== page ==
It is hard to talk about the technology industry without discussing the prevalence of the ever-widening technical skills gap. As unemployment rates in the U.S. and around the globe skyrocket amid the coronavirus pandemic, organizations across industries are struggling to find the talent they need to innovate, adapt and thrive in a constantly changing and increasingly digital marketplace.
It is impossible to talk about the technical skills gap without also acknowledging racial disparity in the tech sector. As of February 2020, there are only four Black Fortune 500 CEOs — with none representing tech companies. Furthermore, in 2015, Black and Hispanic students made up 31% of computer science majors — yet in 2018, the Brookings Institution found that Black employees make up nearly 12% of all workers but only 8% of computer science and math-related occupations. Hispanic employees make up roughly 17% of all workers but only 7% of workers in those fields.
Recognizing the demand for greater equity in the tech space, Nashville-based tech company Asurion responded to the needs of the organization, its people and the greater Nashville region with the launch its in-house software engineering apprenticeship program. By looking to its hourly employees in customer care centers and supply chain distribution centers, the company seeks to leverage the talent and diversity already present in its employee base to close the tech skills gap, shares Yanika Smith-Bartley, chief diversity and talent strategy officer at Asurion.
Let’s examine how Asurion’s apprenticeship program develops critical technical and leadership skills in apprentices while increasing career advancement opportunities for its hourly employees and supporting a more equitable tech space for the future.
The World Economic Forum predicts “more than half (54%) of all employees will require significant reskilling by 2022.” Asurion’s apprenticeship program seeks to not only foster diversity in the tech industry but help build the region’s tech talent pipeline with an eye toward long-term growth, says Smith-Bartley.
In the wake of the coronavirus pandemic, Smith-Bartley shares, Asurion was required to “pivot what was going to be an in-person program to a virtual model.” Coming from varying educational and technical backgrounds, the first cohort of five apprentices will have opportunities to learn and apply new skills on the job, with help from mentors as well as from one another, in the comfort of their homes. The program culminates in a final collaborative project among the cohort.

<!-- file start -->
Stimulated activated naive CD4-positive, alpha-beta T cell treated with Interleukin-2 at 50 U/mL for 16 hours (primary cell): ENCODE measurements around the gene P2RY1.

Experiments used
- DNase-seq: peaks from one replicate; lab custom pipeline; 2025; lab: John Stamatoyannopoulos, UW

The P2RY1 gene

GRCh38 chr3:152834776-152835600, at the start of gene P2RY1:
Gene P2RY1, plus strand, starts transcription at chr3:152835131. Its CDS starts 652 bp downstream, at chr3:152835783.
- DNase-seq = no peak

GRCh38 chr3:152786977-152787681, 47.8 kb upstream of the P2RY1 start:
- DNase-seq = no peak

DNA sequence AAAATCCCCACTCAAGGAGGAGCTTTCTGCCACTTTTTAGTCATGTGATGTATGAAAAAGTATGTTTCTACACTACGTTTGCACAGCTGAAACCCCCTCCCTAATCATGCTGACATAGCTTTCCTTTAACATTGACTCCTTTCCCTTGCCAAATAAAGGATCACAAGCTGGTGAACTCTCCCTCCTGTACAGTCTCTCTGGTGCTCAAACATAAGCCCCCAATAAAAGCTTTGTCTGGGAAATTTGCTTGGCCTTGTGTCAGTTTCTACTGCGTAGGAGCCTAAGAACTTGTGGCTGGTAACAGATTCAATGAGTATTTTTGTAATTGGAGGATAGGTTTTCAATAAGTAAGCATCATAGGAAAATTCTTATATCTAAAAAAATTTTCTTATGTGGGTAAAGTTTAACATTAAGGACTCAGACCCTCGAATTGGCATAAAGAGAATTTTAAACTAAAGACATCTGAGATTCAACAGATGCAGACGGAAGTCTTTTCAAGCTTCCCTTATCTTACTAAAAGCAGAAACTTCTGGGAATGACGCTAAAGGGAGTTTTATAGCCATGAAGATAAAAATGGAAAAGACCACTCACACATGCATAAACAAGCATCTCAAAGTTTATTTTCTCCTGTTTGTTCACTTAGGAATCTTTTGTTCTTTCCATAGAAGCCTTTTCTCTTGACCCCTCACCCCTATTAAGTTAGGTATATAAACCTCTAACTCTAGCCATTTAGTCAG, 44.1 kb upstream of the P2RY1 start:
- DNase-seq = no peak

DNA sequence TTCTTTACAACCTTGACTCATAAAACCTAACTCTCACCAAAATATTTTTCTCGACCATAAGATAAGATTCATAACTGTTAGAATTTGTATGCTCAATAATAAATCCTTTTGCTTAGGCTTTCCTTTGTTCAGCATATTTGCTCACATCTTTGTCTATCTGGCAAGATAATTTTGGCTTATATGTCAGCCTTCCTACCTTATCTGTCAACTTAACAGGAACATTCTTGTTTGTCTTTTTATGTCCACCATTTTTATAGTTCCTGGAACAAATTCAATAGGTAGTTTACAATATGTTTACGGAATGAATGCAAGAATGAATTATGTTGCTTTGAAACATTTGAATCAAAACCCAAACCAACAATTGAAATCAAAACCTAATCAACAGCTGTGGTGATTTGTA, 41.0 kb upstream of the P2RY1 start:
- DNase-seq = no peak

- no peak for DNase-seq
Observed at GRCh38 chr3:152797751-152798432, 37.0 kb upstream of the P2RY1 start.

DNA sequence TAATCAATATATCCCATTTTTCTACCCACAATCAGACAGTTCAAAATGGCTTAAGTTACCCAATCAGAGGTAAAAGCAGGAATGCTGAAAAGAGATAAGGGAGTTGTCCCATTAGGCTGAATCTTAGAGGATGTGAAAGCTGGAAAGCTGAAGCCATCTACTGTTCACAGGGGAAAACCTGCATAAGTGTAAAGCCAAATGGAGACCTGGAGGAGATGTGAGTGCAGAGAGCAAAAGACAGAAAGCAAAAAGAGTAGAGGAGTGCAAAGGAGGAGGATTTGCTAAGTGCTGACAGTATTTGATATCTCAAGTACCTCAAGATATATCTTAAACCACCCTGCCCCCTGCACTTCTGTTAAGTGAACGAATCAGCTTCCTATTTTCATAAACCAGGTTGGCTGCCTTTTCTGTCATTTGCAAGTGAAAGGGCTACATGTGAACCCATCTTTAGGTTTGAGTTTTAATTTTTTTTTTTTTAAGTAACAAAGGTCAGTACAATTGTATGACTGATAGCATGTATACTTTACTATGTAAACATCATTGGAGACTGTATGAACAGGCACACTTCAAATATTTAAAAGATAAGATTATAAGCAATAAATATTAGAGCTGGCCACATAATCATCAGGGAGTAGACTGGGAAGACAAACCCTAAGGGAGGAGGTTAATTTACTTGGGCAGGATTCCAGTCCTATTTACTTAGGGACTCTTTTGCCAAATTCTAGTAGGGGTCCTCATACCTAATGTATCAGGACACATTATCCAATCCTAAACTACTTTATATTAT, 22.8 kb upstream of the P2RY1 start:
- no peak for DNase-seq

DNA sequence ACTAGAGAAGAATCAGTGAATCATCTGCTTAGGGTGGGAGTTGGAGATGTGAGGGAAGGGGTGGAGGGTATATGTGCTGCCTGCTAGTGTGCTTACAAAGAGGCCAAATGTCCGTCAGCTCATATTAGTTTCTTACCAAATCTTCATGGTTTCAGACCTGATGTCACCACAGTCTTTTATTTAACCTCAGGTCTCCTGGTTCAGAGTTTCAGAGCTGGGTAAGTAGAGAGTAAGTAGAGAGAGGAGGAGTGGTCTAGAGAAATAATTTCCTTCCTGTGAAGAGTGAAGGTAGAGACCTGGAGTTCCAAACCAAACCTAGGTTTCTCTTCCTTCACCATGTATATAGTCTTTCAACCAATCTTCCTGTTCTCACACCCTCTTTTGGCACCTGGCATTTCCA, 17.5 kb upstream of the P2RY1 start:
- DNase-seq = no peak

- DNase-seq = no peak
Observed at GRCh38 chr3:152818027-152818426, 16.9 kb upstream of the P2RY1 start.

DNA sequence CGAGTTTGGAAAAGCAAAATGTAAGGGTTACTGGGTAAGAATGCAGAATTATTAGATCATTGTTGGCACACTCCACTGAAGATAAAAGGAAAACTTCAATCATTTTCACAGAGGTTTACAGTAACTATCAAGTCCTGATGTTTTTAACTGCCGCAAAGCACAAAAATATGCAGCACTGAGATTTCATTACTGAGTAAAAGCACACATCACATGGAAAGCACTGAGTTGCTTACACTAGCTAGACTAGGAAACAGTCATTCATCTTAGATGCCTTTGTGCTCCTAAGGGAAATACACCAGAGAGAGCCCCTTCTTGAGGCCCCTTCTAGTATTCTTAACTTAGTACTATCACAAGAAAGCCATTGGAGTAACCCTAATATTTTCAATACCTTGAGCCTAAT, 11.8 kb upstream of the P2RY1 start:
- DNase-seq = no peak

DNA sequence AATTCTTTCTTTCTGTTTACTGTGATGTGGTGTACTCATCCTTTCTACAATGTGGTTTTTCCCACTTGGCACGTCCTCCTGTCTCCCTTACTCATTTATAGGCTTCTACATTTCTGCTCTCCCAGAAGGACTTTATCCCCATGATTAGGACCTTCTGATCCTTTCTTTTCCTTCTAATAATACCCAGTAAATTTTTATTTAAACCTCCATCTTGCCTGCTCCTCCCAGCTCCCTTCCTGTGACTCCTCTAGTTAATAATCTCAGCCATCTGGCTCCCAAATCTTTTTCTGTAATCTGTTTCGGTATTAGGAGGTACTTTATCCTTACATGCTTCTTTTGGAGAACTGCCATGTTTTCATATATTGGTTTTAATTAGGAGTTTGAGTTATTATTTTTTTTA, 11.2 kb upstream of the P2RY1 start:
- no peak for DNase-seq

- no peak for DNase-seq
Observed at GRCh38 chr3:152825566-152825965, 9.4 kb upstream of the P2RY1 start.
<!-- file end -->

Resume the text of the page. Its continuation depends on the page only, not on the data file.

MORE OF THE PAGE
Transitioning from a frontline customer service, supply chain or other hourly position to a corporate role is a significant and, at times, disorienting change for customer-facing employees. Asurion’s apprenticeship program provides comprehensive and cross-functional support to apprentices by also emphasizing the leadership and soft skills they will need to succeed in higher-level job functions.
“[Asurion’s] general values and leadership principles are going to be applied differently from a frontline role versus moving into this tech professional role,” says Smith-Bartley. Often, in this new setting, the apprentice’s customers will be their peers or colleagues from other business functions. Mentors work with apprentices to navigate this transition and ensure they are prepared for their new career path.
In its first iteration of the program, Asurion opened up five apprenticeship positions and received over 200 applications from existing employees, all interested in the prospect of upskilling and developing the skills they need to be competitive in the tech space. When the first cohort completes the program, each apprentice will be offered full-time associate software engineer positions at Asurion.
The apprenticeship will provide immense value to the individual apprentices as well as Asurion and the middle-Tennessee area, says Smith-Bartley. “Research shows that when you create programs like this, you tend to have higher retention of those particular employees. Moreover, as a large employer in Nashville, upskilling our existing employees will help close the tech talent gap within middle Tennessee,” as app developers and software engineers are among the most in-demand job roles in the area.
The Future of the Technology Industry
A 2017 research report conducted by OpenMIC regarding racial diversity in the technology sector states, “Diversity is not simply about filling seats at the table. It’s also about the decisions that get made at the table. A racially diverse tech industry helps ensure that the products and services the industry produces meet the diverse needs of the millions of Americans who depend on them.”
In conversations about a post-pandemic world, you may have heard leaders use phrases like, “The new normal” or, “When things return to normal…,” but the reality is that we have an opportunity to build something better than normal. Organizations must seize this moment in time to look internally and leverage the diversity already present in their teams — or begin the journey toward correcting the lack of diversity in their employee base.
To meet future consumer demands and talent requirements, learning and development professionals must play an integral role in bringing forward and developing diverse talent in their organizations. Looking to Asurion’s apprenticeship program and efforts to cultivate diverse talent in the tech space, learning leaders have a model to create a more equitable future for the tech industry and for all.